The Aronson et al13 study, however, has certain limitations that deserve further comment. The specificity (31.3%) was similar to older rules and lower than that of current algorithms that employ newer biomarkers.15,16 The risk of herpes simplex virus infections is not evaluated by this rule, so the use of this rule without obtaining CSF in the youngest infants could miss herpes simplex virus infections.17 Given the study’s retrospective nature, it is unclear whether documentation of well appearance was done before results of laboratory tests, including lumbar punctures, were known. ED documentation typically occurs after patient evaluation, leading to a potential reporting bias in documenting the appearance of the infant. Subjective variables including “duration of fever,” “household sick contacts,” and “upper respiratory infection symptoms or signs” used in this study are subject both to variable accuracy of parental reporting and clinician’s history-taking practices. Furthermore, as the authors mentioned in the discussion, the algorithm lacks newer biomarkers such as CRP or PCT, which are significantly more accurate than the CBC for identifying infants with IBIs,7,11,12 and result in prediction algorithms with greater specificities.15,16 CRP and PCT are routinely used for the evaluation of febrile infants in Europe, and the capability of PCT analysis is increasingly available in the United States.

Finally, it is unclear how to apply the proposed prediction rule. A temperature <38.5°C in the ED or a fever documented only at home are criteria indicating lower risk. According to the prediction algorithm, multiple fever assessments during an ED stay can be used; therefore, the IBI risk assessment might change over time, making the algorithm less practical. It is also unclear whether the recommendation for all infants not at low risk is to receive full evaluations for sepsis and hospital admission for parenteral antibiotics. This study does, however, add to the growing literature identifying low-risk febrile infants for whom lumbar punctures, antibiotics, and hospitalizations can be obviated.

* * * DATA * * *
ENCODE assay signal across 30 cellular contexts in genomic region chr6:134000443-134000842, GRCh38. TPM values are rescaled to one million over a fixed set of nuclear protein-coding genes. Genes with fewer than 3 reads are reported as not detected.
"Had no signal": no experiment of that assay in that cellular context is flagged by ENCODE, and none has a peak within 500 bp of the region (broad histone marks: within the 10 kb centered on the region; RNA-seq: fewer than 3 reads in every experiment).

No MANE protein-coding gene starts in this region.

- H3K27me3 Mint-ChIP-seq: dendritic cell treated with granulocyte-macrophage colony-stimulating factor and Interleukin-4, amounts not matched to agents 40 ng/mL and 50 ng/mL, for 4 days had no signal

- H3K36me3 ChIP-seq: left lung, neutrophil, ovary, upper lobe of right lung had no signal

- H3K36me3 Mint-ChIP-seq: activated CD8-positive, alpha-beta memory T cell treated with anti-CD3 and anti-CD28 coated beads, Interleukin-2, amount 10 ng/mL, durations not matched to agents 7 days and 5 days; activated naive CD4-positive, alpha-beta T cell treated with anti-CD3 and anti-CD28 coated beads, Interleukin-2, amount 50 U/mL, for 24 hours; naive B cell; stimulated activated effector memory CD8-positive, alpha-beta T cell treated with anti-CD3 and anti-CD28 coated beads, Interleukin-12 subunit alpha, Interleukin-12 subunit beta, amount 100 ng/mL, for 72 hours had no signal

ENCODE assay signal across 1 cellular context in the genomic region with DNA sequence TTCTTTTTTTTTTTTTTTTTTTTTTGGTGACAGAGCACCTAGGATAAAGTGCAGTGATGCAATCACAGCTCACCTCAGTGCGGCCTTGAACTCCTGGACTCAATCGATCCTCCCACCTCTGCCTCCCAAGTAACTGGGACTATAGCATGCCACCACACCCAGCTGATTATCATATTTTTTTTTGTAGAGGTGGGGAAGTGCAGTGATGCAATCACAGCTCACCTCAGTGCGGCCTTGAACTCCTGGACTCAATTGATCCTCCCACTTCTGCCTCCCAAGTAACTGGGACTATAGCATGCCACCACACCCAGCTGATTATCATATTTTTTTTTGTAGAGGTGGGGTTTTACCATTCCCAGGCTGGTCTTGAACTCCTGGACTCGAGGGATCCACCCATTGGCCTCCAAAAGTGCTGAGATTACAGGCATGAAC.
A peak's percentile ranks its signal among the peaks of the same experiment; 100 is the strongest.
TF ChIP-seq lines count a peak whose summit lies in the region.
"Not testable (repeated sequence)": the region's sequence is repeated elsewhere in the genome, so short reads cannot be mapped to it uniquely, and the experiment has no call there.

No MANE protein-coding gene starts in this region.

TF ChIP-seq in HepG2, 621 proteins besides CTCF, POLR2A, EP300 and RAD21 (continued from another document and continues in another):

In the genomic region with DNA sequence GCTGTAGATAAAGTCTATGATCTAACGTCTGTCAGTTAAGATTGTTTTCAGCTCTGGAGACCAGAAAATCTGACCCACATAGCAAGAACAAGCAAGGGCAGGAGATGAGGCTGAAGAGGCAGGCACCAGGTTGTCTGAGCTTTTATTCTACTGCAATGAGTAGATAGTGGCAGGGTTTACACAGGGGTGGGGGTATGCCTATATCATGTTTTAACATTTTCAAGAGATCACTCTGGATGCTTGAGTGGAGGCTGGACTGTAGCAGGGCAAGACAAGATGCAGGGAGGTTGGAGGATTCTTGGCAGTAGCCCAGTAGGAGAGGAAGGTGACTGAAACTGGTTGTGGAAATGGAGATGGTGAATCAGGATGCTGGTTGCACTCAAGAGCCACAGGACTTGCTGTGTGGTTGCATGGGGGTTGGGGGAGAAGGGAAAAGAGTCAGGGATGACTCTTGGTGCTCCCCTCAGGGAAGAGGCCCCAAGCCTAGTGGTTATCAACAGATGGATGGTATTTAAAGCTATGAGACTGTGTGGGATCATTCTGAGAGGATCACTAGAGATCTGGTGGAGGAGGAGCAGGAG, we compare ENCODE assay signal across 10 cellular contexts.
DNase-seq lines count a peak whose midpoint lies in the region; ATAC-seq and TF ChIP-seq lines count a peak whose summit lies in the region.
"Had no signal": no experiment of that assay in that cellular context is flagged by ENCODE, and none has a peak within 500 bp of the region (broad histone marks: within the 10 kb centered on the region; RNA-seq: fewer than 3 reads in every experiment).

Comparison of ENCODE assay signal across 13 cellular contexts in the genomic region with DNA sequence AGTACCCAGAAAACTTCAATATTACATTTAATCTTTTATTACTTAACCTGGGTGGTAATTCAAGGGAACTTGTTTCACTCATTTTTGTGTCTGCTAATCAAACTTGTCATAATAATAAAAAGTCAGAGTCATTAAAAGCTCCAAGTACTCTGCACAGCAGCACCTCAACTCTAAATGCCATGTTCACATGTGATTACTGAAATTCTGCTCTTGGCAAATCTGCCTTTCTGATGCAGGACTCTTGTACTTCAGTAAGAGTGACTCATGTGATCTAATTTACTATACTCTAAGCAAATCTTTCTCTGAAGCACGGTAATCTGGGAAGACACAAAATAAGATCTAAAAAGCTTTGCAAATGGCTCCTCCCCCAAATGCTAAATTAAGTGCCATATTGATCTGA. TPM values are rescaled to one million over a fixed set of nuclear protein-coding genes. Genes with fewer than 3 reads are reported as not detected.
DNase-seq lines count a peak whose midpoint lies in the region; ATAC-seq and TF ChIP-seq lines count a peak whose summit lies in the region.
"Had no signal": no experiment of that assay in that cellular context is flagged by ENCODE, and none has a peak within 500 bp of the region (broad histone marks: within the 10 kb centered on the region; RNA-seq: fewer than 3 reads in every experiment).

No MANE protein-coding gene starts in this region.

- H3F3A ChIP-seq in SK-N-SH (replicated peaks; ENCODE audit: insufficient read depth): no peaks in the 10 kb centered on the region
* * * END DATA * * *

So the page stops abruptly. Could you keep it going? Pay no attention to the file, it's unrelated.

Fortunately, a unified field theory in the evaluation and management of young febrile infants is on the horizon. Gene expression analysis using RNA biosignatures holds promise for replacing cultures as the gold standard for diagnosing IBIs and specific viral infections.18,20 With progress toward short turnaround times, this technology may potentially replace prediction algorithms, achieving the unified field theory by making the prediction algorithm and the gold standard definitive test one and the same (and available at the point of care). We anticipate that the use of gene expression analysis in the evaluation of young febrile infants will ultimately bring decades of efforts to develop the optimal algorithm to a satisfying conclusion.

Opinions expressed in these commentaries are those of the authors and not necessarily those of the American Academy of Pediatrics or its Committees.

FUNDING: No external funding.

COMPANION PAPER: A companion to this article can be found online at www.pediatrics.org/cgi/doi/10.1542/peds.2018-3604.

ANC

absolute neutrophil count

CBC

compete blood count

CRP

C-reactive protein

CSF

cerebrospinal fluid

ED

emergency department

IBI

invasive bacterial infection

PCT

procalcitonin

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Competing Interests

POTENTIAL CONFLICT OF INTEREST: Dr Ramilo reports personal fees from Sanofi, Merck, and Pfizer and grants from Janssen Pharmaceuticals. All these fees and grants are not related to the current work. Drs Kuppermann and Mahajan have indicated they have no potential conflicts of interest to disclose.

FINANCIAL DISCLOSURE: Dr Ramilo receives personal fees as stated in the Potential Conflict of Interest; and Drs Kuppermann and Mahajan have indicated they have no financial relationships relevant to this article to disclose.